3- The normative moral and legal punishment in the sacred law for blasphemously disparaging the prophets, upon whom be peace, is death. This much is also clear from basic texts of the Maliki and other schools (please see from pp. 520 of volume 2, onwards in Wansharisi's canonical collection of legal precedents of the Maliki school in Andalusia, North, and West Africa, al-Miy'ar al-Mu'rib). This does not mean that anyone and everyone is encouraged or even allowed to kill each person who disparages the prophets. Vigilantism is prohibited in the Muslim sacred law for similar practical reasons it is prohibited in other legal codes: it leads to the spectacle of chaos, the avoidance of which calls for extreme measures. Legally the enforcement of the death penalty in such a case can only be done through a court procedure or as an act of war on behalf of a sovereign state. However, we said that the death penalty is not merely a legal punishment but a moral one as well, meaning that the moral right to life that one guilty of blasphemy is entitled to, is forfeit upon commission of such a crime until and unless there is repentance from the guilty party (which involves some further details) from a purely Islamic ethical point of view.

This means that one who extra-judicially kills a person guilty of blasphemy is a criminal, but his or her moral crime is not murder, rather it is that of arrogating the prerogative of the state. Even if the state chooses to punish such a person harshly due to the difficulties their act will cause society, they are not morally culpable for murder.

II- Regarding the Paris Shootings:

My heart goes out to the families of the two police officers, one maintenance worker, and one visitor to the building that were killed in the carnage. Their deaths were morally unjustifiable by anyone who doesn't believe in the concept of morally justified loss of life as collateral damage, which includes myself to the exclusion of many in our government. Such a loss of precious life is precisely why vigilante actions such as these are not good.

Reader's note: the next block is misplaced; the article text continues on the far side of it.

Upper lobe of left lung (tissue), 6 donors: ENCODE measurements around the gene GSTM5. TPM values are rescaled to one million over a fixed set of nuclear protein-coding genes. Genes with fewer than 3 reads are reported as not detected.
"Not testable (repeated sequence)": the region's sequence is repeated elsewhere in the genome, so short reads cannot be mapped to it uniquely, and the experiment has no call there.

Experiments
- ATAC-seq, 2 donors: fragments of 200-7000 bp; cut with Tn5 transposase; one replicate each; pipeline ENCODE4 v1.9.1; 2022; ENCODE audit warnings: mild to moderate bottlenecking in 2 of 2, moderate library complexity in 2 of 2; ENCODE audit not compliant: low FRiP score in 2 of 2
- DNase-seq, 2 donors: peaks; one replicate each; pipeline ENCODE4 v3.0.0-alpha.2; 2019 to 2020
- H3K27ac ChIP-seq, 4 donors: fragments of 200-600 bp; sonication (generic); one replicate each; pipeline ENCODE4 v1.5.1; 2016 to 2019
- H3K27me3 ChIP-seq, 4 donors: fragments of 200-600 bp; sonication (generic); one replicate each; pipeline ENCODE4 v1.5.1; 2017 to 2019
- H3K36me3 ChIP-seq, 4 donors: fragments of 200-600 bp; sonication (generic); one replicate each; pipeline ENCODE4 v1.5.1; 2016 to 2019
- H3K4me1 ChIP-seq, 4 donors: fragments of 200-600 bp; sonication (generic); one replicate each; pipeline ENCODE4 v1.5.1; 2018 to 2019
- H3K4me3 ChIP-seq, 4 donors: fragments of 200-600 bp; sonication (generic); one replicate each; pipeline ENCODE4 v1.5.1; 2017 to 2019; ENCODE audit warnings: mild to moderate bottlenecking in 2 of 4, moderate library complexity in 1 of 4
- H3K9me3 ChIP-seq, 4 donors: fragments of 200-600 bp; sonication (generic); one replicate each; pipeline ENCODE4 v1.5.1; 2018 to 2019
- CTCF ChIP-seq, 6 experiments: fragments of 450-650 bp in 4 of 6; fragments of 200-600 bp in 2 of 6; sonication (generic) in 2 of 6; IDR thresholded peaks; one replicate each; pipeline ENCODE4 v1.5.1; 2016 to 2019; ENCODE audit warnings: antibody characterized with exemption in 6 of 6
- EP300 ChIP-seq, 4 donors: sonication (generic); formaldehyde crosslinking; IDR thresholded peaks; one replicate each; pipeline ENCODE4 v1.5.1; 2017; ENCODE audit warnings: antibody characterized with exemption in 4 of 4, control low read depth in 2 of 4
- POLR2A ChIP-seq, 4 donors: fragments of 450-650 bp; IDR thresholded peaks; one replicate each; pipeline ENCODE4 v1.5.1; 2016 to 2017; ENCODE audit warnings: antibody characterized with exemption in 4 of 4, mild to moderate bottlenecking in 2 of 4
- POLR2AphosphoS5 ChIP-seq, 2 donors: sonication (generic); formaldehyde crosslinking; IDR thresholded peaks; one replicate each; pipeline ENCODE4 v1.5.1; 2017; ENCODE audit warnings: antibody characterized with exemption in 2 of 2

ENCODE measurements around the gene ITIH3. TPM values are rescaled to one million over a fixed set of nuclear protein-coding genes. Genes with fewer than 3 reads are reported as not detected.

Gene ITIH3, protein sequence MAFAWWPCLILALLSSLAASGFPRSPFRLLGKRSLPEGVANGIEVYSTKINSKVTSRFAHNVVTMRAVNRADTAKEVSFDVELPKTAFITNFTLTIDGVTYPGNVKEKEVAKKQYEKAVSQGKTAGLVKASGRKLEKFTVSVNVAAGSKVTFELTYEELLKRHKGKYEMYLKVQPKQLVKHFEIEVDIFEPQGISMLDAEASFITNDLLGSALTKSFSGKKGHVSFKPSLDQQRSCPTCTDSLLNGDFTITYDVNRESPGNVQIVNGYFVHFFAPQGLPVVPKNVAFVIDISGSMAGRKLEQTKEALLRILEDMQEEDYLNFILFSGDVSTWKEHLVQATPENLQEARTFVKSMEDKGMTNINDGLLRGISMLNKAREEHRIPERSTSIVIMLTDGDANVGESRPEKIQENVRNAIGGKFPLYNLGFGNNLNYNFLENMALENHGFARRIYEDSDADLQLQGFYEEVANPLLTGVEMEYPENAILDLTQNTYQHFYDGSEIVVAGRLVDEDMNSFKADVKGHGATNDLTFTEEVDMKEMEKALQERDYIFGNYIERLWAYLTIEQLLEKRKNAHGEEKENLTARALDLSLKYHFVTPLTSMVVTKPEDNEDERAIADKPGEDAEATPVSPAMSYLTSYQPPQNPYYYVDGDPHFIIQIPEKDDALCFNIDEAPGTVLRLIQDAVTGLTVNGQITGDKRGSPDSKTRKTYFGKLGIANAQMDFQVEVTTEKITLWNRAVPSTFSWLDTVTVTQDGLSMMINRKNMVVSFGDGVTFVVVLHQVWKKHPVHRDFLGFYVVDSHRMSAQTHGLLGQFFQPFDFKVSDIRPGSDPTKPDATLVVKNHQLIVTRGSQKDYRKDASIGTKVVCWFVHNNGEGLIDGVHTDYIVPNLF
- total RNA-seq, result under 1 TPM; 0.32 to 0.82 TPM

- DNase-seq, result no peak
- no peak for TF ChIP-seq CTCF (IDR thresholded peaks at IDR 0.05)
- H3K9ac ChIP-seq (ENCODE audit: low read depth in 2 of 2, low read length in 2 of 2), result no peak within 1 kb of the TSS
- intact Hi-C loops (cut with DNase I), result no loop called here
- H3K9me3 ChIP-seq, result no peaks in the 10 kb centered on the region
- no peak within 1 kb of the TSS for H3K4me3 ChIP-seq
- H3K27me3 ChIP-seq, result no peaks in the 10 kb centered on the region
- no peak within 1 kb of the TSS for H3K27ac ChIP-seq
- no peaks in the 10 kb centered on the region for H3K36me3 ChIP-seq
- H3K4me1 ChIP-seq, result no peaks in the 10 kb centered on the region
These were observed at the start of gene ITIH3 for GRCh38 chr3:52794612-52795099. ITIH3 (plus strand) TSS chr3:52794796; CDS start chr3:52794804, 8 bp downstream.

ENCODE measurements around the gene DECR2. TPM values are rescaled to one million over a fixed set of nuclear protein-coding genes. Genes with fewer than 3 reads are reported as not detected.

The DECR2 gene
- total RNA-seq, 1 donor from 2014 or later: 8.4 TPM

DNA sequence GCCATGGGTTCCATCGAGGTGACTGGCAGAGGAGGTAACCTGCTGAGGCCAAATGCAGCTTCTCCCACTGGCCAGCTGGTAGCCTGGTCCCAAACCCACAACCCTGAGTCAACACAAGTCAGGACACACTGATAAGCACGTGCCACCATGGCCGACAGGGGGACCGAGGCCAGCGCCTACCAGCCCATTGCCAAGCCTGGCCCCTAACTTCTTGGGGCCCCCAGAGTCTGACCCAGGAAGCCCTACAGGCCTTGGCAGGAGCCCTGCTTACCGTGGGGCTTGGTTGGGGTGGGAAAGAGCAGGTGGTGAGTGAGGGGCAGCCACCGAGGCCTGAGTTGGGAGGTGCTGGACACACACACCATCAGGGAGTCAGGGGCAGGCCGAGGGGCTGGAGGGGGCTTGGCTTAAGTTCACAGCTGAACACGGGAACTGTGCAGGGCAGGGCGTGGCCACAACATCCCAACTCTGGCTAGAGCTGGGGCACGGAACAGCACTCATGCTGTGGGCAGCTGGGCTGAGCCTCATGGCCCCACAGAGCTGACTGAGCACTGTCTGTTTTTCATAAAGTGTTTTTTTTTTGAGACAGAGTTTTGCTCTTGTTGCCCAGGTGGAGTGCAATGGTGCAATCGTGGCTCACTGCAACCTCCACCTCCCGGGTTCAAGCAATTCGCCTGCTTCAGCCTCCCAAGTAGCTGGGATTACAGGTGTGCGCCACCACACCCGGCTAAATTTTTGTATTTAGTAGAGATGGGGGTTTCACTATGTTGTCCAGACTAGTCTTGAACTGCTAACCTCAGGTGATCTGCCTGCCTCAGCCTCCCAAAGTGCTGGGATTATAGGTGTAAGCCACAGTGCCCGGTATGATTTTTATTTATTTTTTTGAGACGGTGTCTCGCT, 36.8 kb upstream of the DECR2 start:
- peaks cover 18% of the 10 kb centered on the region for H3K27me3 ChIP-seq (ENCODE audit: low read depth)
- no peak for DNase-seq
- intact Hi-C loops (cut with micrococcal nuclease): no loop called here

As for the killing of Charlie Hebdo staff by two or three gunmen, I hold my head high and say that even though I don't sanction, encourage, or endorse what they did, I'm not going to shed any tears for the vicious, racist, and malevolent victims who were the target of their excess. If a drug dealer gets run over by a car in my neighborhood, I'm not expected to do a #Je_Suis_Drug_Dealer hash tag on twitter. I have more self-respect than that as a human being and as a Muslim. I do feel some pity for the Charlie Hebdo staff. I feel sorry that they chose to live a life of hate and die a death of hate, and that they could not find the stuff of human goodness in their hearts to do something better than be the Pharonic slave driver whipping the poor Hebrews of French society under their lash.

I don't condemn all forms of curtailing of free speech, either in the USA or abroad. I support the freedom of all people to speak the truth. I don't support the real legal right or supposed moral right for people to mock and lampoon the prophets, upon whom be peace. I do condemn racism, totalitarianism, fascism, injustice, killing innocents, and the like, worldwide and in a balanced way. If the racist French state treats some of its most disenfranchised and downtrodden people in a subhuman fashion, and then they wake up one day, see something they don't like, and scream about it, I don't feel obliged to show it sympathy for a problem it provoked in the first place; they readily provided another hand to complete the clap sounding off this whole matter.